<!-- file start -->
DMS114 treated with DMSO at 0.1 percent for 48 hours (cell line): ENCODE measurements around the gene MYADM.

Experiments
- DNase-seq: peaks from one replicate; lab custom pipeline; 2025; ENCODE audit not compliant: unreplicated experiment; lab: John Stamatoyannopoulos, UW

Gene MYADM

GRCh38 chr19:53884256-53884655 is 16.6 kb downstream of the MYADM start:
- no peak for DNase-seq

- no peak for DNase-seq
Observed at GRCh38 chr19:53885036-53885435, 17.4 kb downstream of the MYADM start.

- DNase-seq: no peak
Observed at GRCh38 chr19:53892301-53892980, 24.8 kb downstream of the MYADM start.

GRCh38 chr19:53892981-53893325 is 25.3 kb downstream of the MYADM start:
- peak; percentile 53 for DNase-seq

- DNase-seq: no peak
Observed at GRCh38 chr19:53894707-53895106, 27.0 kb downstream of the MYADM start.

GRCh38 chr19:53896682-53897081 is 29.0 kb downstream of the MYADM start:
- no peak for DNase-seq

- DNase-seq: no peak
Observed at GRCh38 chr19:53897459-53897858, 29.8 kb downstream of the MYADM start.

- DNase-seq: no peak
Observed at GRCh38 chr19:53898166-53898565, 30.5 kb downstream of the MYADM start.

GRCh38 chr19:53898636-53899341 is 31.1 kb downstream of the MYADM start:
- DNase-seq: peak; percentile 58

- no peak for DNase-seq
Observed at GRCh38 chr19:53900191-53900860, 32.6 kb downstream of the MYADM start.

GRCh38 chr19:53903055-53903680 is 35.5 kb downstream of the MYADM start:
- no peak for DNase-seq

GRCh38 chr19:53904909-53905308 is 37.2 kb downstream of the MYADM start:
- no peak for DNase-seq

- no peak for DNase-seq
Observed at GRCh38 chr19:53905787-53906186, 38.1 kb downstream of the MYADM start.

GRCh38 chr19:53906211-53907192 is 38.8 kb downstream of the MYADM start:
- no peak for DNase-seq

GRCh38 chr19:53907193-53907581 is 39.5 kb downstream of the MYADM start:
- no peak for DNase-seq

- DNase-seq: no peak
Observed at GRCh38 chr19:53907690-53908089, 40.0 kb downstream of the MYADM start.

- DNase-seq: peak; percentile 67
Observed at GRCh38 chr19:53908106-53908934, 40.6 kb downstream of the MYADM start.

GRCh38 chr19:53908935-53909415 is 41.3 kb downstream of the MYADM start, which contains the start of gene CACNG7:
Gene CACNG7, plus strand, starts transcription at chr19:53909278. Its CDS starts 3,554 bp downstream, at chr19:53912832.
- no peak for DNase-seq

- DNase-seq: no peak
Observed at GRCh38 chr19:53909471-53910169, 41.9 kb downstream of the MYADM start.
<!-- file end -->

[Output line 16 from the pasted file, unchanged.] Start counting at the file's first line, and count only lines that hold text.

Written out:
- no peak for DNase-seq